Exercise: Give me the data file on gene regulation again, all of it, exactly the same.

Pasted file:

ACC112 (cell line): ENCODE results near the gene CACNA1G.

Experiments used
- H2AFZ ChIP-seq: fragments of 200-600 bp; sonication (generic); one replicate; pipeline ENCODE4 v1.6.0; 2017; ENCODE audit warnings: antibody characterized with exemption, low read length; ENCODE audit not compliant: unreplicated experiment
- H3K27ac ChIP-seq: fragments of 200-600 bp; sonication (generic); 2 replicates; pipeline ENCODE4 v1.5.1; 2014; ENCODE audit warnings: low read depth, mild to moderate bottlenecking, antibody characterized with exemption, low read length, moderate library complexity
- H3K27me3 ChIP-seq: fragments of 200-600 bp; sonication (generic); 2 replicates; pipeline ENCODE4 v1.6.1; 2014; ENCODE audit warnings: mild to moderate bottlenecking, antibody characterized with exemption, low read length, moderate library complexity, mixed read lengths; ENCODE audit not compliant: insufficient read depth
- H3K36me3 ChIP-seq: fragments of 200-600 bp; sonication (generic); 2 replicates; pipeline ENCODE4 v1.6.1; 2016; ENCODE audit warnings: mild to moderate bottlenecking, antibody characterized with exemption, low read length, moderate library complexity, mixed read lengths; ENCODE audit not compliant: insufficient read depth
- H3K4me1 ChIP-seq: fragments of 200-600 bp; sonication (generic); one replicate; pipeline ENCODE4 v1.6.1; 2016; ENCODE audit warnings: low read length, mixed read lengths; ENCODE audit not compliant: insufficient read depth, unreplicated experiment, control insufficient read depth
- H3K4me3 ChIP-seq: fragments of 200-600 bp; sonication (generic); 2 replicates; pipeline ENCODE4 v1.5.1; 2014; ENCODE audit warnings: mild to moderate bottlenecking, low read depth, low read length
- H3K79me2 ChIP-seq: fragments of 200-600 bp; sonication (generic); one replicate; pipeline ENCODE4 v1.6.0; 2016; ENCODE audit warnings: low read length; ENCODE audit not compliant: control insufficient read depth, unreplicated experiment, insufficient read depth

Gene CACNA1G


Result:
ACC112 (cell line): ENCODE results near the gene CACNA1G.

Experiments used
- H2AFZ ChIP-seq: fragments of 200-600 bp; sonication (generic); one replicate; pipeline ENCODE4 v1.6.0; 2017; ENCODE audit warnings: antibody characterized with exemption, low read length; ENCODE audit not compliant: unreplicated experiment
- H3K27ac ChIP-seq: fragments of 200-600 bp; sonication (generic); 2 replicates; pipeline ENCODE4 v1.5.1; 2014; ENCODE audit warnings: low read depth, mild to moderate bottlenecking, antibody characterized with exemption, low read length, moderate library complexity
- H3K27me3 ChIP-seq: fragments of 200-600 bp; sonication (generic); 2 replicates; pipeline ENCODE4 v1.6.1; 2014; ENCODE audit warnings: mild to moderate bottlenecking, antibody characterized with exemption, low read length, moderate library complexity, mixed read lengths; ENCODE audit not compliant: insufficient read depth
- H3K36me3 ChIP-seq: fragments of 200-600 bp; sonication (generic); 2 replicates; pipeline ENCODE4 v1.6.1; 2016; ENCODE audit warnings: mild to moderate bottlenecking, antibody characterized with exemption, low read length, moderate library complexity, mixed read lengths; ENCODE audit not compliant: insufficient read depth
- H3K4me1 ChIP-seq: fragments of 200-600 bp; sonication (generic); one replicate; pipeline ENCODE4 v1.6.1; 2016; ENCODE audit warnings: low read length, mixed read lengths; ENCODE audit not compliant: insufficient read depth, unreplicated experiment, control insufficient read depth
- H3K4me3 ChIP-seq: fragments of 200-600 bp; sonication (generic); 2 replicates; pipeline ENCODE4 v1.5.1; 2014; ENCODE audit warnings: mild to moderate bottlenecking, low read depth, low read length
- H3K79me2 ChIP-seq: fragments of 200-600 bp; sonication (generic); one replicate; pipeline ENCODE4 v1.6.0; 2016; ENCODE audit warnings: low read length; ENCODE audit not compliant: control insufficient read depth, unreplicated experiment, insufficient read depth

Gene CACNA1G